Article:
Pancreatic infectious necrosis has been regarded as an indication for surgical intervention because of its fatal outcomes. Large sterile areas may become infected during the course of the disease; if untreated, infected pancreatic necrosis could result in high mortality. Sterile necrosis is best given medical management in the first 2-3 weeks; if abdominal pain persists and prevents oral intake, we consider surgical debridement. The treatment of NP has experienced a shift from open surgery to minimally invasive techniques. Recent multicentre studies, randomized trials, evidence-based guidelines, and consensus statements have endorsed the safety and efficacy of endoscopic and other minimally invasive techniques for the treatment of NP [40, 41]. In our institution, timely surgical intervention in patients with pancreatic infection reduced mortality, whereas in NP patients with extrapancreatic infection, the disease was severe, surgical complications were numerous, and mortality was high. The incidence of OF in the extrapancreatic infection group and the combined infection group was 40.9%(9/22) and 50.0%(25/50), respectively, which was significantly higher than that in the pancreatic infection group (24.6%), and the same trend also appeared for mortality. Patients with extrapancreatic and combined infections are the most severe in the early stages, and the emergence of MDR bacteria may be one of the causes of high mortality. Prompt surgical intervention may have accounted for the low mortality in the pancreatic infection alone group. The frequency of surgical intervention in the combined infection group was higher than that in the pancreatic infection group; the incidence of surgical complications, such as abdominal bleeding, was much higher than that in the pancreatic infection group; and the hospitalization time in the combined infection group was the longest among the four groups. EPI significantly aggravates the main outcome in patients with acute necrotizing pancreatitis.
In addition, this retrospective study has some limitations. Retrospective analysis relies on the review of clinical data, which can be biased in a study. This study is based on a single centre, and outcomes in this patient series, especially the mortality rate, may not be applicable to every institution. As a diagnosis and treatment centre for hepatobiliary and pancreatic diseases, our hospital also receives patients treated through other hospitals, which has an impact on the source of the infection, the time of the infection, and the clinical prognosis of the patient. Second, due to the complexity of clinical treatment, there may be some deviation in the type and quantity of pathogenic bacteria. Third, the number of patients with EPI in this study is small, and we will further expand the sample size, with more powerful and larger prospective studies to verify the current results.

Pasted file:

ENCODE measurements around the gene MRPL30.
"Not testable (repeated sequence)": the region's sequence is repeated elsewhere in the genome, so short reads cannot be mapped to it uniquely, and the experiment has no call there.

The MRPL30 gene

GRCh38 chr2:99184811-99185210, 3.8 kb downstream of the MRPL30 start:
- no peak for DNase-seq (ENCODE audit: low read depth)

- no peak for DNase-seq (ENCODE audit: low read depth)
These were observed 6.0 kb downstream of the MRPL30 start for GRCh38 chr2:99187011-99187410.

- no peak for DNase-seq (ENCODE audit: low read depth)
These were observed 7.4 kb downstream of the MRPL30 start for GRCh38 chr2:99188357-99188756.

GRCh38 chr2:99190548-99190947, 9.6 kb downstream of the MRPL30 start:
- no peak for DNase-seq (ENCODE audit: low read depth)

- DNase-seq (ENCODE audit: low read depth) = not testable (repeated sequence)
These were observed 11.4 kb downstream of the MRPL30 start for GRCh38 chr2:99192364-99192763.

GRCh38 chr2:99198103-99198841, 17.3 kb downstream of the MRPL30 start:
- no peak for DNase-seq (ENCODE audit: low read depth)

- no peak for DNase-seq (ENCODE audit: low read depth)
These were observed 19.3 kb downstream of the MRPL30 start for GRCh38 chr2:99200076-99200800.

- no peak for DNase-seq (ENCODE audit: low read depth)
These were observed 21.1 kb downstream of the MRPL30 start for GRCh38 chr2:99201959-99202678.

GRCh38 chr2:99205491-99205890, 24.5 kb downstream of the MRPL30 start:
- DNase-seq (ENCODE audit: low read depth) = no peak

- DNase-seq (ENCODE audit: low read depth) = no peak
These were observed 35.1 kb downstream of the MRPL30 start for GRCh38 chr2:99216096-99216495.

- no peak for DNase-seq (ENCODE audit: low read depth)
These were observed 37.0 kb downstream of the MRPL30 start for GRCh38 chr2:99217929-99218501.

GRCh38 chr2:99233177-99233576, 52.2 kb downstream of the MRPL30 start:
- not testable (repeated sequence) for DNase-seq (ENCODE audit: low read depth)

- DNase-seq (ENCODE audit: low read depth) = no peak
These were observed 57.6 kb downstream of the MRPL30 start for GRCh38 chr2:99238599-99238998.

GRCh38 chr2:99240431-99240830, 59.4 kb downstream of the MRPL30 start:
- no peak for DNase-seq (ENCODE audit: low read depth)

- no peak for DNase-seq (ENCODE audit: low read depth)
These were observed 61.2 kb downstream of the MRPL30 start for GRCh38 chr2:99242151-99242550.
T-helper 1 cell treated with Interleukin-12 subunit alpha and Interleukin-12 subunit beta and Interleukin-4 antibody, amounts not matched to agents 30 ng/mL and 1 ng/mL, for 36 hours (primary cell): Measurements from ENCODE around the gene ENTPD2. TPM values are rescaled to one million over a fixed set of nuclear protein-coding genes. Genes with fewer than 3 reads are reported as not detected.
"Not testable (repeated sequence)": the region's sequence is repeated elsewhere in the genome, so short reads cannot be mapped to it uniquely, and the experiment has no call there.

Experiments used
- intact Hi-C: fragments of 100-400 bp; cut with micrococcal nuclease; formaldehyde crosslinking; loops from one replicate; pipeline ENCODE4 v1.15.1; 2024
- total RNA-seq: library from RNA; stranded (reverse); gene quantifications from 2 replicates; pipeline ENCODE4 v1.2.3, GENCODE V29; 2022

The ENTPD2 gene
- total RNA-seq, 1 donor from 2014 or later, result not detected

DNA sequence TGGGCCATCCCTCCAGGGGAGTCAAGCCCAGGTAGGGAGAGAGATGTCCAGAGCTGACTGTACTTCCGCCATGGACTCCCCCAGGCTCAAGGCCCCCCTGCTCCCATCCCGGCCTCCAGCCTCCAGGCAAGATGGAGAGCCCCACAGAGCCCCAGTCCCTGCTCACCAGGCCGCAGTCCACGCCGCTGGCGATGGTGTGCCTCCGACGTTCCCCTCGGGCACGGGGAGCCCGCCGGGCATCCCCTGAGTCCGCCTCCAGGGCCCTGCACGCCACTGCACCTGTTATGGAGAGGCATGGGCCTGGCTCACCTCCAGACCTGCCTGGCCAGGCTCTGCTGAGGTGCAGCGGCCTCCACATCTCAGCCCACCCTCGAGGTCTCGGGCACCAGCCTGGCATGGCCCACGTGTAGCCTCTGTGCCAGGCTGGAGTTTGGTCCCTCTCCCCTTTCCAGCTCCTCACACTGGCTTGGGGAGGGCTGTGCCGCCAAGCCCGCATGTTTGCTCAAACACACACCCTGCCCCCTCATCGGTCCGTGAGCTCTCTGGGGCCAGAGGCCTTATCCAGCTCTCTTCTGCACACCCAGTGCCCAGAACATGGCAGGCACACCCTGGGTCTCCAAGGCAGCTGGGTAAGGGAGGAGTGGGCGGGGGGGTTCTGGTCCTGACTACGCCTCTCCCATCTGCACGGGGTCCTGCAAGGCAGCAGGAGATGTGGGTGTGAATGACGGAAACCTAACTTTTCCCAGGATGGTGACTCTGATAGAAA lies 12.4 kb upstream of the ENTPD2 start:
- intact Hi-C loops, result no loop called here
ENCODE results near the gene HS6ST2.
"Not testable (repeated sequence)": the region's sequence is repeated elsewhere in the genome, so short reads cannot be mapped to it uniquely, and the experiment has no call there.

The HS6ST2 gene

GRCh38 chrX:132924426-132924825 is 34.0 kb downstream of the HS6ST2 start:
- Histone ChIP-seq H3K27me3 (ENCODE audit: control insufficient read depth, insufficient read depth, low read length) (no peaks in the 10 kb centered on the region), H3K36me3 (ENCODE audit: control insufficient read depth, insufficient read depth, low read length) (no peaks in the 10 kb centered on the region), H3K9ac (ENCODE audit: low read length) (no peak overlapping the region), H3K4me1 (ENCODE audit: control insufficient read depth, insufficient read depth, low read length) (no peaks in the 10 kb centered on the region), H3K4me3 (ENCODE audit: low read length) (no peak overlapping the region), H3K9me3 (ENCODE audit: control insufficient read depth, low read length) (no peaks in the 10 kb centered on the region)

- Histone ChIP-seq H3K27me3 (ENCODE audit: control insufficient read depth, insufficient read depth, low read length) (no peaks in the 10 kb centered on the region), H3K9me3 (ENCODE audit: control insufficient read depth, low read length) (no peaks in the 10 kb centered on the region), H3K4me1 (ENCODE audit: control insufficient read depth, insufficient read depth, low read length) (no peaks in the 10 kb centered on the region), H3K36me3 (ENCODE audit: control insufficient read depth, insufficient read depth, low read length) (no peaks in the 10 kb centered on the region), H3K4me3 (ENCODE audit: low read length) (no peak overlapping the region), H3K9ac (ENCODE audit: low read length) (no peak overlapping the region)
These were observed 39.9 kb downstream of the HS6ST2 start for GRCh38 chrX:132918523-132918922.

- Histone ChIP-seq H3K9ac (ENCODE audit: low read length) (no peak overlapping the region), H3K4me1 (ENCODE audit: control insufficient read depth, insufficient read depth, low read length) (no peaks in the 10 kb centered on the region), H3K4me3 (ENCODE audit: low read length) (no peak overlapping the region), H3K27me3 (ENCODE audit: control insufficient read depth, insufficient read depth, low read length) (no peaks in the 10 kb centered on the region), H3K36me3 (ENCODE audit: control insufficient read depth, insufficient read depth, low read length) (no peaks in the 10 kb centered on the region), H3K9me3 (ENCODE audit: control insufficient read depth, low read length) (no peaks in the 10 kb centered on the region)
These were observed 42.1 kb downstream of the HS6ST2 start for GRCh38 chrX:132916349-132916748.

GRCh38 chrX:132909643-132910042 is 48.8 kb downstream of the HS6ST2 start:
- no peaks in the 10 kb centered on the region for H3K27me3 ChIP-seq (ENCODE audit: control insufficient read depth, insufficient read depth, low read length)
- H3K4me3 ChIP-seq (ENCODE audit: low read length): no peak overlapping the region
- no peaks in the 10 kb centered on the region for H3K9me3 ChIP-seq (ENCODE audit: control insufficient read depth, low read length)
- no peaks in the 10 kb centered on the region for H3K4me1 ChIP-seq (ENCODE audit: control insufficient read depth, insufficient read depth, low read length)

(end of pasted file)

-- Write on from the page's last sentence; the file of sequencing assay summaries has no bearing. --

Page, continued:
INP combined with extrapancreatic infection significantly increases the incidence of complications and the mortality of pancreatitis. Early detection and control of EPI and MDR bacteria should also be an important part of the clinical management of acute pancreatitis. When AP patients have clinical symptoms of suspected infection, but there is no clear sign of pancreatic infection, priority can be given to the culture and treatment of EPI.
Availability of data and materials
The datasets generated and/ or analyzed during the current study are available from the corresponding author upon reasonable request.
- APACHE II:
Acute physiology and chronic health evaluation
Activated partial thromboplastin time
Body mass index
Contrast-enhanced computed tomography
Endoscopic retrograde cholangio-pancreatography
Infected necrotizing pancreatitis
Minimal access retroperitoneal pancreatic necrosectomy
Magnetic resonance imaging
Moderately severe acute pancreatitis
Percutaneous catheter drainage
Persistent organ failure
Severe acute pancreatitis
Single-incision access port retroperitoneoscopic debridement
Small incision pancreatic necrosectom
Systemic inflammatory response syndrome
White blood cell
Staubli SM, Oertli D, Nebiker CA. Laboratory markers predicting severity of acute pancreatitis. Crit Rev Clin Lab Sci. 2015;52(6):273–83.
Petrov MS, Mcilroy K, Grayson L, Phillips AR, Windsor JA. Early nasogastric tube feeding versus nil per os in mild to moderate acute pancreatitis: a randomized controlled trial. Clin Nutr. 2013;32(5):697–703.
Pavlidis P, Crichton S, Lemmich Smith J, Morrison D, Atkinson S, Wyncoll D, et al. Improved outcome of severe acute pancreatitis in the intensive care unit. Crit Care Res Pract. 2013;2013:897107.
Banks PA, Bollen TL, Dervenis C, Gooszen HG, Johnson CD, Sarr MG, et al. Classification of acute pancreatitis--2012: revision of the Atlanta classification and definitions by international consensus. Gut. 2013;62(1):102–11.
Wu BU, Banks PA. Clinical management of patients with acute pancreatitis. Gastroenterology. 2013;144(6):1272–81.
Uhl W, Warshaw A, Imrie C, Bassi C, Mckay CJ, Lankisch PG, et al. IAP guidelines for the surgical management of acute pancreatitis. Pancreatology. 2002;2(6):565–73.
Moka P, Goswami P, Kapil A, Xess I, Sreenivas V, Saraya A. Impact of antibiotic-resistant bacterial and fungal infections in outcome of acute pancreatitis. Pancreas. 2018;47(4):489–94.
Petrov MS, Shanbhag S, Chakraborty M, Phillips AR, Windsor JA. Organ failure and infection of pancreatic necrosis as determinants of mortality in patients with acute pancreatitis. Gastroenterology. 2010;139(3):813–20.
Johnson C, Abu-Hilal M. Persistent organ failure during the first week as a marker of fatal outcome in acute pancreatitis. Gut. 2004;53(9):1340–4.